Editing Part 1: My Role as an Editor
I have seen quite a few conversations on the web over time in which the process of editing is questioned and most often misunderstood, so I thought I’d offer you some insights into the way editing should be done and the way I do it.
First of all, we’d better define what is meant by the term ‘editing’. When I’m talking about editing here, I don’t mean the simple correction of language which comes under the title of ‘proofreading’ - that’s almost entirely a different process requiring different skills. All writers should undergo a process of proofreading their work, whether they try to do this themselves (difficult but possible) or get someone else to do it (occasionally expensive). Proofreading is merely the action of picking up unintended slips in the punctuation, grammar, spelling or syntax of a work. Even the best and most practised authors need this done, if only to correct typographical errors. In the process of proofreading, no real changes are made to the content of the story, only to its most superficial presentation using the symbols of the language.
‘Editing’ in the sense I’m using it here means the process of reading, understanding and then suggesting changes to the substance of the story itself. These can be minor changes to clarify, adjust or magnify particular points, all the way up to major revisions of content and style. It’s when editing gets into the latter regions that some writers object, and understandably so: the writer has written something, often from his or her heart, and for the editor to presume to make major changes to it can feel like a profound intrusion.
What makes this worse - and amplifies the concerns of those writers - is that some editors take on their role with precisely that intention in mind: to alter, shape, mould and otherwise interfere with the creative process until what emerges is the story that the editor wants, rather than the unique vision of the author. We can see this happening on a relatively small scale, with editors suggesting changes which transform moods or scenes, all the way up to the grand re-designing of whole works to fit another’s dream. This approach - taking a writer’s original work and remoulding it in significant ways in order to fit the editor’s concept of what the story ‘should be’ - is what gives editors a bad name, and actually indicates a lack of skill and professionalism on the part of those editors.
It arises because of a missing step in the definition of what an editor does.
It’s easy to see how the misunderstanding occurs. The dictionary definition of ‘editor’ goes something like this: ‘a person who commissions or prepares written or recorded material for publication or broadcast’. It comes directly from Latin, ‘producer (of games), publisher’, from edit- ‘produced, put out’, from the verb edere. That gives rise to the impression that it is the editor who is the ‘source’ of whatever the work is - he or she is the one producing it. The writer gets overlooked. It’s almost like we need a different word altogether to describe the true function of an editor.
What then is that true function? As stated above, true editing is the process of reading, understanding and then suggesting changes to the substance of the story itself. The missing step is ‘understanding’.
Many so-called editors bypass that step altogether and go from reading straight to suggesting changes. Their own vision is thus imposed upon that of the writer, creating resentment among many. A true editor must take time to understand the story, to listen to what the author is trying to say, to go right into the depths of things - perhaps even further than the writer has. While that can sometimes seem to produce the same effect as the false editor’s work, in that the overall result is a story which might seem unrecognisably changed in some aspects from the original draft, the nature of the change is entirely different. Instead of imposing a view from outside the work, the true editor has delved into the original vision contained within it and brought it more strongly to the fore.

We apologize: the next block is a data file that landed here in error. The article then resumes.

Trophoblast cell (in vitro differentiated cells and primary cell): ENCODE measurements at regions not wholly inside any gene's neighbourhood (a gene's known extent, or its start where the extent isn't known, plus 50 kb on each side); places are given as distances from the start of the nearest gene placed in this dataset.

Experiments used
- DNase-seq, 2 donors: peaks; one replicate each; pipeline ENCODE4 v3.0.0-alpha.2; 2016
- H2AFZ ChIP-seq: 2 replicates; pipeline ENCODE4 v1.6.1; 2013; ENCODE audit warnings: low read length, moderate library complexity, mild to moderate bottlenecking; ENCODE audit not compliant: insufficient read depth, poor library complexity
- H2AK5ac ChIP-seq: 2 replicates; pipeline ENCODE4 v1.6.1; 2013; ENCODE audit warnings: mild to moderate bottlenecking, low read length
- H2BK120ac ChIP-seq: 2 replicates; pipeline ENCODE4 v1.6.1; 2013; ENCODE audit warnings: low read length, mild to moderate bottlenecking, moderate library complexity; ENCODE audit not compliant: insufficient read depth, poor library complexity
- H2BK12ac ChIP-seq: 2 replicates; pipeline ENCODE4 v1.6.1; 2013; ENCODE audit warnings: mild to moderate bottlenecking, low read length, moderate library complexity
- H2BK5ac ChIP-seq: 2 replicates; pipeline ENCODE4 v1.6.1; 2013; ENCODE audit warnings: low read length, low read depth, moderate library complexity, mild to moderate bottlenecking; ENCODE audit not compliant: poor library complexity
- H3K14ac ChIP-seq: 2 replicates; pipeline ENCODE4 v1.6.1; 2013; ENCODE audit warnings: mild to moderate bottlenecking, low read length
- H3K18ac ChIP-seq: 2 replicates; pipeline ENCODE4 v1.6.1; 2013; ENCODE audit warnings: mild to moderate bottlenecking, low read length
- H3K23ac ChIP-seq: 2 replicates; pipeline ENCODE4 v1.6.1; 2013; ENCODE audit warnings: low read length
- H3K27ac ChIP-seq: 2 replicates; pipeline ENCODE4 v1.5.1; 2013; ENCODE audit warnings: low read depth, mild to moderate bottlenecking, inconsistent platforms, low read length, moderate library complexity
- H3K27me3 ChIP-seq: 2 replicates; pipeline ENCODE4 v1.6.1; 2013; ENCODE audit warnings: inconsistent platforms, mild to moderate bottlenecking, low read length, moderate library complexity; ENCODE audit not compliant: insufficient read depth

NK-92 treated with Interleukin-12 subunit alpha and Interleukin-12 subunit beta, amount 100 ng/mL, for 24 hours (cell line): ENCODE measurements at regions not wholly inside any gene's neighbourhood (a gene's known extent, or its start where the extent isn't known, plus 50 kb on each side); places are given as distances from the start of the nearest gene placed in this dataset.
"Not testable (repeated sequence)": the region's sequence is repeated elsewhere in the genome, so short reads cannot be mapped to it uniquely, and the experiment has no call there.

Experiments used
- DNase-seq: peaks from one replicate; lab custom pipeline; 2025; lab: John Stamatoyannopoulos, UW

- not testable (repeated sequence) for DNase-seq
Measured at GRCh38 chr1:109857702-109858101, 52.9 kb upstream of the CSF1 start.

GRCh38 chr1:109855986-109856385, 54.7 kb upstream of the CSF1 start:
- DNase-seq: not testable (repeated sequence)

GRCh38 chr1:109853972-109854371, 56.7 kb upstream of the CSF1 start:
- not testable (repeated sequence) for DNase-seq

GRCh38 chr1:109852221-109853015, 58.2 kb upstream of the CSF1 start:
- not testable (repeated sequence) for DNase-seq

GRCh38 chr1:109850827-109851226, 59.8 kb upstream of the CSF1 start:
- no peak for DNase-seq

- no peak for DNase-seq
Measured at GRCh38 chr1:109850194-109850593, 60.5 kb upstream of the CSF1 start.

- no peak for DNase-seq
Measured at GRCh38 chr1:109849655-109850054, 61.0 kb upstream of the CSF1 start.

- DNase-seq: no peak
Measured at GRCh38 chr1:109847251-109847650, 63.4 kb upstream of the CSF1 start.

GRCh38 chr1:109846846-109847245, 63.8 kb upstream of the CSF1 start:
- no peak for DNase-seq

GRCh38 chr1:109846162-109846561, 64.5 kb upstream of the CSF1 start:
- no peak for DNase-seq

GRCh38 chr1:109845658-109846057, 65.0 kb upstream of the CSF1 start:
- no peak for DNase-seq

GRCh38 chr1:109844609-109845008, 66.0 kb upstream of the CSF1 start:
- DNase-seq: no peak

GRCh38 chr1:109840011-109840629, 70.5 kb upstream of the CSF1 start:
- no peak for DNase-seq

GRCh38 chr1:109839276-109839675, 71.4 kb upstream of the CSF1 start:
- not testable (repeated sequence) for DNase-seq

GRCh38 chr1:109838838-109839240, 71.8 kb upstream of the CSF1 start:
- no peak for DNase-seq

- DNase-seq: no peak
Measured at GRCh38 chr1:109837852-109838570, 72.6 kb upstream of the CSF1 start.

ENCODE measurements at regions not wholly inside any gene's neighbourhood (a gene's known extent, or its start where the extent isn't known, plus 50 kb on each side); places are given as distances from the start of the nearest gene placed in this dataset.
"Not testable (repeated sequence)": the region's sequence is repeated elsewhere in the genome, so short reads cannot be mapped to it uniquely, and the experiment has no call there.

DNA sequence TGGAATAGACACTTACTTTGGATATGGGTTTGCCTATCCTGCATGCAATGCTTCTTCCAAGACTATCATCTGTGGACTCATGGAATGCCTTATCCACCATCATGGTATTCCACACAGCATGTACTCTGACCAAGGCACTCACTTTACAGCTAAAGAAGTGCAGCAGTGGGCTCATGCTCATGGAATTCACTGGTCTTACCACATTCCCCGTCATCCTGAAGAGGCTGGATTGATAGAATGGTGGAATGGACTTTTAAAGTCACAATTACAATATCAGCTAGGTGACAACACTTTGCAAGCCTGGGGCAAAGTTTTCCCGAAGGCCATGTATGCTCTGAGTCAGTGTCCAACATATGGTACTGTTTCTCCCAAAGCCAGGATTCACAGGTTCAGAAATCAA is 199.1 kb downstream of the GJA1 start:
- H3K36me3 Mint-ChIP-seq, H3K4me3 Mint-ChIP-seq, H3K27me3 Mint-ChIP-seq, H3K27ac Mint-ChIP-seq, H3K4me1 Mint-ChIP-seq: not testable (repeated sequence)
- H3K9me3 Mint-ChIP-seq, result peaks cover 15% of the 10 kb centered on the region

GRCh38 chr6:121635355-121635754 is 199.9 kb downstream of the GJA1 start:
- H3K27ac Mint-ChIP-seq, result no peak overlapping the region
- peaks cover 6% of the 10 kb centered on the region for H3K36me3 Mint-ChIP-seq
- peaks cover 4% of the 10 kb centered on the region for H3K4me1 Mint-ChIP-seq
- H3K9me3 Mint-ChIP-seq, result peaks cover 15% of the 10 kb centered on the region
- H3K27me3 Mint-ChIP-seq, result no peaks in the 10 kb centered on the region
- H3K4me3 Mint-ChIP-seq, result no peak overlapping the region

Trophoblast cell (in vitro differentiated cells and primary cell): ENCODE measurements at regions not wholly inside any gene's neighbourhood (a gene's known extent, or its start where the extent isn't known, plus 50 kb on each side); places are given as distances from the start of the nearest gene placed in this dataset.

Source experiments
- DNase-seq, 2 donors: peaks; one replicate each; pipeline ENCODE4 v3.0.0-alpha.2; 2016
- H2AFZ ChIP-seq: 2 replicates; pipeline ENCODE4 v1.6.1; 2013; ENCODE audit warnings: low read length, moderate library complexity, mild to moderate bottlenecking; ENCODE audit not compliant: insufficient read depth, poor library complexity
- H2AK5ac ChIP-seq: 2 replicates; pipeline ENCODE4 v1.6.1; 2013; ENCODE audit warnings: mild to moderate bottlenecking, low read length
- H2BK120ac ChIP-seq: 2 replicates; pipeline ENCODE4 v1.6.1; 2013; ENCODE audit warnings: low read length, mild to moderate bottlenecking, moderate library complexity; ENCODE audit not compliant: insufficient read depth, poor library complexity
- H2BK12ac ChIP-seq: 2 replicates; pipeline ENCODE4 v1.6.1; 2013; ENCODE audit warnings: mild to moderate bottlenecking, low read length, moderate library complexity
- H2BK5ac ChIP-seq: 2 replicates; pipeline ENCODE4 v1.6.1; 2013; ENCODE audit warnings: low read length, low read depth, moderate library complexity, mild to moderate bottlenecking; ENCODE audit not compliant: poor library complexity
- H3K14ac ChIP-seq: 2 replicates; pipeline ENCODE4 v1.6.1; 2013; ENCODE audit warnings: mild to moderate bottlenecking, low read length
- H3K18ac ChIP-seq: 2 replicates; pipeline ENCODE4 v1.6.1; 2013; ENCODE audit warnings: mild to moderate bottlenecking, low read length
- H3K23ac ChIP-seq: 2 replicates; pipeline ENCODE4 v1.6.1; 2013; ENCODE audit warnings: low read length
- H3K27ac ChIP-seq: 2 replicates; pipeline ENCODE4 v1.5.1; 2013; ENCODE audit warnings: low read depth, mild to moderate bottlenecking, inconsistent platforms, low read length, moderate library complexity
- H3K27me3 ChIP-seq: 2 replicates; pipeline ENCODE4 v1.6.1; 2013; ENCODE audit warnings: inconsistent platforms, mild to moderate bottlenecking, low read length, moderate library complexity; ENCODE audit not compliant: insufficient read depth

How can you tell the difference, when working with an editor?
There is a very marked distinction: with a ‘false’ editor, the writer will feel disgruntled, resistive, argumentative. They will resent changes and feel that their work is being fundamentally altered almost against their will. They will grudgingly accept changes, when they do, only by placing faith in the editor’s argument that such-and-such a modification will make the story ‘better’, but without any real comprehension of why. But with an editor taking the proper approach, the writer will notice a recognition (sometimes accompanied by a physical ‘shiver’) of something that they themselves always thought should be there - changes will be welcomed and enlightening; suggestions will seem insightful and supportive. Far from being resentful, they will be glad to take these on board and to implement them. It will seem as though their original vision has been enhanced, clarified, even expanded upon.
This is because a true editor either takes the time or has the skill to understand the story, to perhaps glimpse beneath its surface, and to spot those departures from a fully complete communication which may have eluded even the writer. The result of all this is that the writer feels both relieved and supplemented: the true editor becomes an ally, not an enemy. Even more than that, under the tutelage of a true editor, a writer rapidly gains more understanding of what he or she is trying to so, learns new skills, and is able to spot for themselves weaknesses and strengths in their own work (and that of others) with increasing ease.
In this series of articles about editing, we will see just how technical things can get, but learn a lot about what we are trying to accomplish as writers and how it can perhaps be done more easily and satisfactorily.